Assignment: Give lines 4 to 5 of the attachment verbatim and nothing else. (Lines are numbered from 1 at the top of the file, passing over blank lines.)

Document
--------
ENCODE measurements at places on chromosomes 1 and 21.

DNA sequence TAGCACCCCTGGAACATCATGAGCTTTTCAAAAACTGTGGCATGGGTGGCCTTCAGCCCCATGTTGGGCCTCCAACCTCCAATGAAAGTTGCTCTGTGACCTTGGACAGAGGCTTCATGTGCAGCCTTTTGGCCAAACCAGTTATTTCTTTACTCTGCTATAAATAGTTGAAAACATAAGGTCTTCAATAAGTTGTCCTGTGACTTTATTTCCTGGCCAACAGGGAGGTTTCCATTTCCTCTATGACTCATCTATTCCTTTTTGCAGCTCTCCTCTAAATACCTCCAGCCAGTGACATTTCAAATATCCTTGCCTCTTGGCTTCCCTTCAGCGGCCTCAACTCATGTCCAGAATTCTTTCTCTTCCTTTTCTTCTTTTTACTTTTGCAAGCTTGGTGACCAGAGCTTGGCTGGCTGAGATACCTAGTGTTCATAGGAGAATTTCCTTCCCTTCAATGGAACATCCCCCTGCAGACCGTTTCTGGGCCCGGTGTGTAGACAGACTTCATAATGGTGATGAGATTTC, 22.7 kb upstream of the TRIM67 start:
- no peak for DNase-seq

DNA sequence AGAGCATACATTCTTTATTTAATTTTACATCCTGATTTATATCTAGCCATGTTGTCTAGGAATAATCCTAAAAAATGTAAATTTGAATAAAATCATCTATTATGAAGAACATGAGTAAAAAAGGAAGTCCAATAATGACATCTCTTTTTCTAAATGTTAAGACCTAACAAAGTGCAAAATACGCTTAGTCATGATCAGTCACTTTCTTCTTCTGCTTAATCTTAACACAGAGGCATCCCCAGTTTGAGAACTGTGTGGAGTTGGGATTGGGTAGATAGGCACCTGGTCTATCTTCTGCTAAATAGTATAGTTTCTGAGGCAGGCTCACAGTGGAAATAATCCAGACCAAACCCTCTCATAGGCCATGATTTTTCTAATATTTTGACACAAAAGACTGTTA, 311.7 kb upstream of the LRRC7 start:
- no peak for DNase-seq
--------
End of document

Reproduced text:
DNA sequence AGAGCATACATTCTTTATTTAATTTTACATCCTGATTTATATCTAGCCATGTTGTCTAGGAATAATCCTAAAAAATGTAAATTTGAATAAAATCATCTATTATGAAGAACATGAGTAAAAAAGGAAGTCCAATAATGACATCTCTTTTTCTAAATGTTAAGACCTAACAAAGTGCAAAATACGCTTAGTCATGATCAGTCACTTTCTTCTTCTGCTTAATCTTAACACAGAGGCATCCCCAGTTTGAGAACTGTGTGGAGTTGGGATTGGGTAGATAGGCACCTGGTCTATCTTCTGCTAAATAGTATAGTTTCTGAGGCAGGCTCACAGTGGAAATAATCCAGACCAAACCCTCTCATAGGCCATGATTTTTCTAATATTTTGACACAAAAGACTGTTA, 311.7 kb upstream of the LRRC7 start:
- no peak for DNase-seq